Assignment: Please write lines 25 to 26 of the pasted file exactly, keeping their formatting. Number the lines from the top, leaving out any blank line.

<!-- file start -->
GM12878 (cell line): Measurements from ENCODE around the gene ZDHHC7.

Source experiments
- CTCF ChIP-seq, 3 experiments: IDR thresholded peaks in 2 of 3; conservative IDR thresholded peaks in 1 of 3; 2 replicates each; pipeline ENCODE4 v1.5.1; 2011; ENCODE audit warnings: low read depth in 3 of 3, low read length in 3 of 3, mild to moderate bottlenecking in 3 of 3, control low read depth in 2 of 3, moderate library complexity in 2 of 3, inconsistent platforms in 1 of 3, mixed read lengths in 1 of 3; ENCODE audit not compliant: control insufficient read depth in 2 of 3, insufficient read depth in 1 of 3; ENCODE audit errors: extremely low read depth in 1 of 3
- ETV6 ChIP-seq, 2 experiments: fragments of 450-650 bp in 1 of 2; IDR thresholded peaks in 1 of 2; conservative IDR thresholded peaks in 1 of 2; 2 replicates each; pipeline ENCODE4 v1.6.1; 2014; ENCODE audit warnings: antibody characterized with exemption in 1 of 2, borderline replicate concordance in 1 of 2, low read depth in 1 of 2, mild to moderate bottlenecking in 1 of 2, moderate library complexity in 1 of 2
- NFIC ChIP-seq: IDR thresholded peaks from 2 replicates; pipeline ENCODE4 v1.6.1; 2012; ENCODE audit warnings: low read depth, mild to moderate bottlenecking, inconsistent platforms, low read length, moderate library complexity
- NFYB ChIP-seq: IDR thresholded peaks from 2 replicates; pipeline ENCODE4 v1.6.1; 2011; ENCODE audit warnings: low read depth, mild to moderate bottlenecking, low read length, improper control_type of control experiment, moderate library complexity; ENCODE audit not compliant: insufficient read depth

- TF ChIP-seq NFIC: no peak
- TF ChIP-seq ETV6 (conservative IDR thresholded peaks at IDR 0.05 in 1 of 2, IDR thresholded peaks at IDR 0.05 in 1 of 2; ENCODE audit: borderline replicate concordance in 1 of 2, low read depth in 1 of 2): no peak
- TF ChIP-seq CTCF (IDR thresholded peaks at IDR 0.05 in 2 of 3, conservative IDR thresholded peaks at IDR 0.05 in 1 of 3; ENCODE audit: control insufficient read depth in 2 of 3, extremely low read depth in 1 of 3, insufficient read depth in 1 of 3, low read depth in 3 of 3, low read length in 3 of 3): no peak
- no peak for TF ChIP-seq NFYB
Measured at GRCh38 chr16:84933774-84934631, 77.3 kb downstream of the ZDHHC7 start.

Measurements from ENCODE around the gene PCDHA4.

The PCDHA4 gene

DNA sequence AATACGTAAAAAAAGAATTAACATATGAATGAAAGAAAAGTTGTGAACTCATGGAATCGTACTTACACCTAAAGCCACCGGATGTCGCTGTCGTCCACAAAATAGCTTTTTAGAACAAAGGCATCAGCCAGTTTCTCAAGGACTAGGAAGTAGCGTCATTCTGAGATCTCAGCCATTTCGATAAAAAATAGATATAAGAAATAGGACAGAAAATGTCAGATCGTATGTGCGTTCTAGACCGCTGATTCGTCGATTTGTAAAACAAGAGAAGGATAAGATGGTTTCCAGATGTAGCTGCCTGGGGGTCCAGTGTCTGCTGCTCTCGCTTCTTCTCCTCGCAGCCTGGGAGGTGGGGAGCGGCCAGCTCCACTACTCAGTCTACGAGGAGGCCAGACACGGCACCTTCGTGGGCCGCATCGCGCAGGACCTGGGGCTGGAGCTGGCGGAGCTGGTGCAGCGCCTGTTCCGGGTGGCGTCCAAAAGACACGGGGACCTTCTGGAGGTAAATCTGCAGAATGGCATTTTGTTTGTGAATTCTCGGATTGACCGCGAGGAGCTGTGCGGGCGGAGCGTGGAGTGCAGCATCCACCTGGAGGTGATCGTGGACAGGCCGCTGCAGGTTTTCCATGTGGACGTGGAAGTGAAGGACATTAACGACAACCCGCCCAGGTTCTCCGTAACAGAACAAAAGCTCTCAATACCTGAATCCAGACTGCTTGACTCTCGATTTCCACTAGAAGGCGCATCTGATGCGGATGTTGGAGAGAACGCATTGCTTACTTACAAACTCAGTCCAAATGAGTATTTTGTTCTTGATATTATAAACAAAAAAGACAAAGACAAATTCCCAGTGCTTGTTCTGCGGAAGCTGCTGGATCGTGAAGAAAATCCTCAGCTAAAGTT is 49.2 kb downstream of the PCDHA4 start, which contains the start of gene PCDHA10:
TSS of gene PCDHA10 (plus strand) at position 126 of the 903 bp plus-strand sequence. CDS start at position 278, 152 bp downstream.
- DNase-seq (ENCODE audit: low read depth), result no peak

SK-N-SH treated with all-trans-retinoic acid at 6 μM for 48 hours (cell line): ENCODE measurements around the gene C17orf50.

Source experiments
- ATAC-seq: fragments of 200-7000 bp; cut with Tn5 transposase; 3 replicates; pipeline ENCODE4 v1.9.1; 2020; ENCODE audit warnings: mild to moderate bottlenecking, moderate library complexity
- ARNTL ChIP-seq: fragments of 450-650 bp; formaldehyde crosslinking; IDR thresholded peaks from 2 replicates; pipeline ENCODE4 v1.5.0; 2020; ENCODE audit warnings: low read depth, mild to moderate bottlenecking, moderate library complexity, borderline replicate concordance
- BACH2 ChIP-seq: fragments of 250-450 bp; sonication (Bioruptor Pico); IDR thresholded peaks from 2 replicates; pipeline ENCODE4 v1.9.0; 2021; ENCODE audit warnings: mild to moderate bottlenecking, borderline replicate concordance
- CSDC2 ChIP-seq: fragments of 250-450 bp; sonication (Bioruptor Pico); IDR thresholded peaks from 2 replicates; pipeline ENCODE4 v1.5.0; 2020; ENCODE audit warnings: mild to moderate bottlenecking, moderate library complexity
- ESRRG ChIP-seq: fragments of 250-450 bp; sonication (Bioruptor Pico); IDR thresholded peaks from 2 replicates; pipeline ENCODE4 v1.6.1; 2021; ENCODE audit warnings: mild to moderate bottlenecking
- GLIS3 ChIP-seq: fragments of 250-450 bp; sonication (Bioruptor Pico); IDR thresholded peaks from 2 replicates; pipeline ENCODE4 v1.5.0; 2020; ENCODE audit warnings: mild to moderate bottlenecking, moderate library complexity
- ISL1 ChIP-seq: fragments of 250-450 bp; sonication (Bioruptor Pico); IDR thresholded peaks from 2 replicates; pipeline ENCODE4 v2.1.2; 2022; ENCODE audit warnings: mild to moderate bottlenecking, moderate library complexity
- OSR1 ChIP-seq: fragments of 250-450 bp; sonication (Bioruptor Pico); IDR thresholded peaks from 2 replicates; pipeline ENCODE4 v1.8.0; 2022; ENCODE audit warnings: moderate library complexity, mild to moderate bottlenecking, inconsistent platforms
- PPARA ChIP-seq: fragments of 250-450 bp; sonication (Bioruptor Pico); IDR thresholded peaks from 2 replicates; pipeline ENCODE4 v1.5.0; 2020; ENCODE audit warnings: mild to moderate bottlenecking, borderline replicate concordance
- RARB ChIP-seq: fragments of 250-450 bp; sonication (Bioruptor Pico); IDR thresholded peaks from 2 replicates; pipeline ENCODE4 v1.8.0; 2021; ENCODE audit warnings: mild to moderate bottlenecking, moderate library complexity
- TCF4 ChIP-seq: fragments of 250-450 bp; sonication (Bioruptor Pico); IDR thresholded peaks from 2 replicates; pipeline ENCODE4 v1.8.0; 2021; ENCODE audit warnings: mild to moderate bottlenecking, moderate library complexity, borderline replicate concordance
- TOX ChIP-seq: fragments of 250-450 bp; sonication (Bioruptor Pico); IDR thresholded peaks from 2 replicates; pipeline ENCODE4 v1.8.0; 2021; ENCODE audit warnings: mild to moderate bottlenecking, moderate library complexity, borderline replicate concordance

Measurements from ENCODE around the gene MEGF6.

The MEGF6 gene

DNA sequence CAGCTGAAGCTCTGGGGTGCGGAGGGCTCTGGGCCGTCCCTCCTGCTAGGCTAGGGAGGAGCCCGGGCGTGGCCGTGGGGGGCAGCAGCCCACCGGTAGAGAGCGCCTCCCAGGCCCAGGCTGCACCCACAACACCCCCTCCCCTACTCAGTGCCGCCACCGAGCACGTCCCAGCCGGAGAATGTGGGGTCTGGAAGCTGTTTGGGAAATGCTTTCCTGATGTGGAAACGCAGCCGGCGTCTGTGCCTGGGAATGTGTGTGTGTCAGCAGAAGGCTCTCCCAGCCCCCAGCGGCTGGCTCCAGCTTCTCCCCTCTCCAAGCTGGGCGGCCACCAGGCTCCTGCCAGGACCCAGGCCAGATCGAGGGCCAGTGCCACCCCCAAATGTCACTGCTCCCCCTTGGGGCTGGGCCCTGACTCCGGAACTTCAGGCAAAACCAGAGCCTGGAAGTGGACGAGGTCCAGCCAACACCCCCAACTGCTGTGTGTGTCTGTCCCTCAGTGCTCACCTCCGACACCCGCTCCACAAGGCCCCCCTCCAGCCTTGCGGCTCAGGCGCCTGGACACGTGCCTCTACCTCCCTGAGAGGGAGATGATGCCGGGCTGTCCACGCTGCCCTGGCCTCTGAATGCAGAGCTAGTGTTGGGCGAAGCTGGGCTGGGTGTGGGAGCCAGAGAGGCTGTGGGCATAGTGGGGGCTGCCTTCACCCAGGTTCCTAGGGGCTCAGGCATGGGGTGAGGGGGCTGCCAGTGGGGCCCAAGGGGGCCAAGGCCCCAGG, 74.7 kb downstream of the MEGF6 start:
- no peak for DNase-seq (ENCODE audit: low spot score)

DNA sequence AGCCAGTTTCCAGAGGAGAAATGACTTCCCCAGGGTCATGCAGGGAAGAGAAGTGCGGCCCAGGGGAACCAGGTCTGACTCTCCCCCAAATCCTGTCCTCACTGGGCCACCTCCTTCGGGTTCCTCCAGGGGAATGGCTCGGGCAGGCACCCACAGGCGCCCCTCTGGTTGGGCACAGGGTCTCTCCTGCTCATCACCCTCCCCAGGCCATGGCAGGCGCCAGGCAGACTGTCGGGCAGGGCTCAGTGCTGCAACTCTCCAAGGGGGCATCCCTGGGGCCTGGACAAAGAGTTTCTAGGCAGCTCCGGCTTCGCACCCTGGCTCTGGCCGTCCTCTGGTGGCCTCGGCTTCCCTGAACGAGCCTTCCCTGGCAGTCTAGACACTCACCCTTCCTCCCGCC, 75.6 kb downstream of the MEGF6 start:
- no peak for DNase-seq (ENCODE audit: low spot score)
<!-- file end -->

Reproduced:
- ISL1 ChIP-seq: fragments of 250-450 bp; sonication (Bioruptor Pico); IDR thresholded peaks from 2 replicates; pipeline ENCODE4 v2.1.2; 2022; ENCODE audit warnings: mild to moderate bottlenecking, moderate library complexity
- OSR1 ChIP-seq: fragments of 250-450 bp; sonication (Bioruptor Pico); IDR thresholded peaks from 2 replicates; pipeline ENCODE4 v1.8.0; 2022; ENCODE audit warnings: moderate library complexity, mild to moderate bottlenecking, inconsistent platforms